The violence has not completely disappeared, but the vicious sectarianism that both fed and resulted from it has faded from life in Iraq, according to this McClatchy report. A growing sense of nationalism has returned to Iraq, and references to sectarianism get treated like bad manners now. People feel free to travel and visit old friends and relatives for the first time in years — and they hope it lasts (via Instapundit):
With violence subsiding throughout Baghdad, residents said that sectarianism is becoming less pervasive. They’re starting to think of themselves as Iraqis, not as hostages to hyphenated, sectarian identities.
Residents said they visit relatives in neighborhoods of opposite sects. Taxi drivers said they can travel around blast walls to neighborhoods outside their own sect. Sunnis can get medical care at Shiite-run hospitals.
Shiites can share a minibus with Sunnis without fearing that they’ll be signaled out at an illegal checkpoint. Teachers no longer feel pressure to give students of one sect higher grades than they give their classmates in another sect.
Most Iraqis, however, aren’t convinced that the drop in sectarian violence, now at its lowest levels since March 2004, according to the U.S. military, will last.
Instead, they think that the violence will continue to swing like a pendulum along with the security situation. Indeed, periodic spurts of violence remind residents that Sunni and Shiite extremist groups are still warring. On Sunday, a truck bomb killed at least 12 people in northern Baghdad, and a roadside bomb killed six more south of the capital. Last month, a string of bombings in Baghdad and Kirkuk killed more than 50 people in one day.
Until the last man in every militia either gets disarmed or killed, the violence will not entirely disappear. However, this story points out two major differences in Iraqi life over the last two years. First, the Army itself does not indulge in sectarianism, as it used to do when first established, as Nancy Youssef relates in an anecdote to lead the article. More importantly, the Army’s robust security prevents any other armed force from establishing checkpoints to do the same.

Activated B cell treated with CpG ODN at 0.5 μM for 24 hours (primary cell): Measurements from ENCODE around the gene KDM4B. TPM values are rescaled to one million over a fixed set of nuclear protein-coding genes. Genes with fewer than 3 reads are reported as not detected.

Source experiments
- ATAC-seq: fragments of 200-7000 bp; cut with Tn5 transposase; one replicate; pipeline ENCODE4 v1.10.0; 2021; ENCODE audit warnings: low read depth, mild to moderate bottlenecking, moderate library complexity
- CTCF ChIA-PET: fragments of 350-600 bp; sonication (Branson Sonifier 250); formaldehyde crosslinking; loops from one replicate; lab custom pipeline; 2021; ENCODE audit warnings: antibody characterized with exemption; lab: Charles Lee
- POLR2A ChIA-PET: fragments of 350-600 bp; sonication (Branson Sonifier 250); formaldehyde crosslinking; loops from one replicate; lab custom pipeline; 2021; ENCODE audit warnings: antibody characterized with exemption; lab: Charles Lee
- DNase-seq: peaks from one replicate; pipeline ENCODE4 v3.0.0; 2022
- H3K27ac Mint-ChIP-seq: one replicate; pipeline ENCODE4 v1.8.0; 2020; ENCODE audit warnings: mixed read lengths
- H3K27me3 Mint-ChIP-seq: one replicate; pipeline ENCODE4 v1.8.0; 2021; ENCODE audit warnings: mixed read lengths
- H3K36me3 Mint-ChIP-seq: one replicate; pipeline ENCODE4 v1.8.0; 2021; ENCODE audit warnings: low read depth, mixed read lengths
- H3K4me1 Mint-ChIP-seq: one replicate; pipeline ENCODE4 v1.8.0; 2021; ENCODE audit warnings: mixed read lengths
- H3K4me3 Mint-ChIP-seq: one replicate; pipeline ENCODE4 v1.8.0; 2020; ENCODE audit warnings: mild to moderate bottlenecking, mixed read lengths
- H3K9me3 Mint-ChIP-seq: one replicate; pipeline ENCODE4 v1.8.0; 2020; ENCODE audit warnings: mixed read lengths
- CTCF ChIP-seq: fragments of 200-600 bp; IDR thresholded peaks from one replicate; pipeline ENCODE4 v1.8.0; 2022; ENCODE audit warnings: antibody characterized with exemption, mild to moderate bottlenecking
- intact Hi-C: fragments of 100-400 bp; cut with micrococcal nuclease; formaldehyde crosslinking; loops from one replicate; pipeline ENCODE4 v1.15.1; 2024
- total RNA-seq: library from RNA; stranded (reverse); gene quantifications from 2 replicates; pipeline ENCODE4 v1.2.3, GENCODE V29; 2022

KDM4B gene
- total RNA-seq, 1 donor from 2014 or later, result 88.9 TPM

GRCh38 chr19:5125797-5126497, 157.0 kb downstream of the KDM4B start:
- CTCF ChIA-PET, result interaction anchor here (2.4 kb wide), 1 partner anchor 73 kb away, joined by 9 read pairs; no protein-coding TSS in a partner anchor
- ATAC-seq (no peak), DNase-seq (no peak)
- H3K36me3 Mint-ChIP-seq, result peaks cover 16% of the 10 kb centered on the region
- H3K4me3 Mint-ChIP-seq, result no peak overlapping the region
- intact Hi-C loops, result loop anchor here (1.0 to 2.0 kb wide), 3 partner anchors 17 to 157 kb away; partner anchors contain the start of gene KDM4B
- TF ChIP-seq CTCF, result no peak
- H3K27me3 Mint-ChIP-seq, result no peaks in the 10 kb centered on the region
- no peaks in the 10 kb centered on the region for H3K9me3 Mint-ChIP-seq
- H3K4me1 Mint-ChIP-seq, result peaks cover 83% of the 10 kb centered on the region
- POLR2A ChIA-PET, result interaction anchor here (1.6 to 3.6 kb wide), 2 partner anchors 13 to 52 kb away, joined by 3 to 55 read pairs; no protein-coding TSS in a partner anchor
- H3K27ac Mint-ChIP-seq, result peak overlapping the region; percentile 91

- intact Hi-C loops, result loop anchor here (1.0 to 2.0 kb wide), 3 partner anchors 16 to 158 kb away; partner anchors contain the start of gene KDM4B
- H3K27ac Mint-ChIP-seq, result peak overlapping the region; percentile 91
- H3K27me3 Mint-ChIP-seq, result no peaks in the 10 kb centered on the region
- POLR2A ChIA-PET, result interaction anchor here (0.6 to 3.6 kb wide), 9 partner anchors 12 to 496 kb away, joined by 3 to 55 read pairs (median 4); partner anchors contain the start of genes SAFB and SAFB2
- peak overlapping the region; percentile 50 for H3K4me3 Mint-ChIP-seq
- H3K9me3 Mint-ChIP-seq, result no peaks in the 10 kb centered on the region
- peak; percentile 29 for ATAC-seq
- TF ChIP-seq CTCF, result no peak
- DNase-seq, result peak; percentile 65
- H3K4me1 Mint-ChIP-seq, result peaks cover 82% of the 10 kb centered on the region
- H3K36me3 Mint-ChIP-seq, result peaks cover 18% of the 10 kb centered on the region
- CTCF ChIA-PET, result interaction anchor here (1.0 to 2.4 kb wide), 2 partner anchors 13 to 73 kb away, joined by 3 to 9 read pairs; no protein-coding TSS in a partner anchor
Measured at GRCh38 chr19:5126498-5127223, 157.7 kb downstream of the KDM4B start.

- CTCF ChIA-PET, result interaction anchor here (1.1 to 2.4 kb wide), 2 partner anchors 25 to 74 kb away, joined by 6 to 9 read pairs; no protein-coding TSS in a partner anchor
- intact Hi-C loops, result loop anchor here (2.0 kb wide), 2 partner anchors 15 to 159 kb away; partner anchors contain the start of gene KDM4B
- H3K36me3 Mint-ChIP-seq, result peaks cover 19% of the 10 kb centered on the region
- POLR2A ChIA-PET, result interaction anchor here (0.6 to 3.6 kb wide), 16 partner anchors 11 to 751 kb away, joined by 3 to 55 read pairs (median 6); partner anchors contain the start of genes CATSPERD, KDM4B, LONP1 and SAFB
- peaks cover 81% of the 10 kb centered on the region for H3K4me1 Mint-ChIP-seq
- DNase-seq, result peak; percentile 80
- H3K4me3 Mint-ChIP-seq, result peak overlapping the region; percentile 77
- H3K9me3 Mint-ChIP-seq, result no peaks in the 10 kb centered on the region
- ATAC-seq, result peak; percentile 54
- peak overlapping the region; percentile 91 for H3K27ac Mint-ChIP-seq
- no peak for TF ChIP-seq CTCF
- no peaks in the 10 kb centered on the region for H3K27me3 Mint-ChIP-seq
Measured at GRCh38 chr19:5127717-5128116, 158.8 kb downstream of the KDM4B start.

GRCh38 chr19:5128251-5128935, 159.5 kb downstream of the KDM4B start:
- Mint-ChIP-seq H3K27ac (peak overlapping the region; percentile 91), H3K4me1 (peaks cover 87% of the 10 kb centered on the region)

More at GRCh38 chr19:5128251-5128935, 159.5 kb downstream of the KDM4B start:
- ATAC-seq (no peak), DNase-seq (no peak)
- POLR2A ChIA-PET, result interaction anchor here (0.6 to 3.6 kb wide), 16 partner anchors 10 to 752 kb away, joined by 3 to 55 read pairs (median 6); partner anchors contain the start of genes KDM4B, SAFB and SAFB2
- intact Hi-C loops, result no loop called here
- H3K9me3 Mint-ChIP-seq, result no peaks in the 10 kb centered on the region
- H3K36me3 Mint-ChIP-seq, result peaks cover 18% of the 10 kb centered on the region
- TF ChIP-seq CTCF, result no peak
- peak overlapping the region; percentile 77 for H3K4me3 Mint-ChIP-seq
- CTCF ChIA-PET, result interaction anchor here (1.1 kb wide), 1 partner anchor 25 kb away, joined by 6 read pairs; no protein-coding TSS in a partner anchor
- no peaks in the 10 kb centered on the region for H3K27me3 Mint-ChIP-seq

The violent sectarianism that roiled Iraq from 2005 to 2007, especially after the February 2006 bombing of the Golden Mosque in Samarra, mostly came from the militias. The Iraqi security forces were too weak to impose order, and the American forces didn’t have the right strategy in place to do it, either. Shi’ite Mahdi Army cells and Sunni insurgent gangs would set up checkpoints, stop cars and buses, and simply murder anyone from the rival sect. Iraqis learned to stay home and never venture outside their own neighborhoods.
The main driver behind the improved conditions is the rise of the Iraqi Army and the ecumenical coalition of Nouri al-Maliki. At the start of the surge, he rejected Moqtada al-Sadr and allied himself with Sadr’s rivals in the Shi’ite sect, and reached out to Kurds and Sunni tribal leaders, building coalitions that marginalized the militias. Once he had a strong enough security force, he employed them without hesitation to take control of Iraq — and driving the sectarian extremists out.
That process is far from finished, and Iraqis rightly fear a return to sectarianism if Maliki cannot continue with his efforts. The US needs to remain engaged, giving the central government enough strength and leadership in the field to ensure that the present gains are not lost in an ill-advised retreat. Otherwise, the success we can see in Iraq will collapse, and Iraq could become a failed state in the one place we can least afford to deal with one.